Richard, Earl of Cornwall crowned King of the Romans
Richard Cavendish recalls May 17th, 1257.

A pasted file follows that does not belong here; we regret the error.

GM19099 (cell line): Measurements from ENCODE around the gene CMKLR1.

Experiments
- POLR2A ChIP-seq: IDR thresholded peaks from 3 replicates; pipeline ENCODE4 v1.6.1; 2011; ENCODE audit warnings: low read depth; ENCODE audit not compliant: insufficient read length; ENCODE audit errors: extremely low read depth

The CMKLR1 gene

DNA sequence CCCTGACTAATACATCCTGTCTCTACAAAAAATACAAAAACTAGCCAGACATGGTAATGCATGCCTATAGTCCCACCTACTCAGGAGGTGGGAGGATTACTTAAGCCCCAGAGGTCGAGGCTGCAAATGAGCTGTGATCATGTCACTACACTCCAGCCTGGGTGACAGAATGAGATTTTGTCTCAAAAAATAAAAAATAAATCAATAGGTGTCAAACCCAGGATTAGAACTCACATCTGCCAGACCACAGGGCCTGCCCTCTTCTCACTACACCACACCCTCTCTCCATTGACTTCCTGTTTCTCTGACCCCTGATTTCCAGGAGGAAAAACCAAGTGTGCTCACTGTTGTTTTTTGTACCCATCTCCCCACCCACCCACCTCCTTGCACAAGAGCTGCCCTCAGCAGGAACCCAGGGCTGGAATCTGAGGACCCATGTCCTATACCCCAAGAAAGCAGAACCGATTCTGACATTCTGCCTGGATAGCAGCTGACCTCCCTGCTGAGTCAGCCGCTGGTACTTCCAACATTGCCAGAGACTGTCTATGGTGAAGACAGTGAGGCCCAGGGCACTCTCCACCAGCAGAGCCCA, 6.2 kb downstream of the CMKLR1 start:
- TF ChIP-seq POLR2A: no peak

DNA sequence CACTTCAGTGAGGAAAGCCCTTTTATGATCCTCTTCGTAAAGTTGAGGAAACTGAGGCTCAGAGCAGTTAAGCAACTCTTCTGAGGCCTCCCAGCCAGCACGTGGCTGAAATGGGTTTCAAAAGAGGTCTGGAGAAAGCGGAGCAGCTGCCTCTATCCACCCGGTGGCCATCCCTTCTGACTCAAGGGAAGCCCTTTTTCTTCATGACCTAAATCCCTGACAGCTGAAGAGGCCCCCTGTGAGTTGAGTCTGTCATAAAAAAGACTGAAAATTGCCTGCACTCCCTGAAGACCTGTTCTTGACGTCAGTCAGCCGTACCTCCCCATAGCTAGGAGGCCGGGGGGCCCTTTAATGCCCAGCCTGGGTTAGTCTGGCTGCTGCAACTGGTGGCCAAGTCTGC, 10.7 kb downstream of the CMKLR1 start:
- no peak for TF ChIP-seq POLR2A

The curious situation in which a nobleman from England was chosen as the ruler of Germany occurred because the German electoral princes, cherishing their independence, preferred a weak outsider to a more powerful insider. So did Pope Innocent IV, who did not want to see another Hohenstaufen on the imperial throne after the death of the Emperor Frederick II in 1250. Richard, Earl of Cornwall, was the second son of King John and the younger brother of Henry III. Far more forceful and competent than his brother, he was Frederick II’s brother-in-law, one of the richest men in Europe and one of the few English barons of the time who actually spoke English.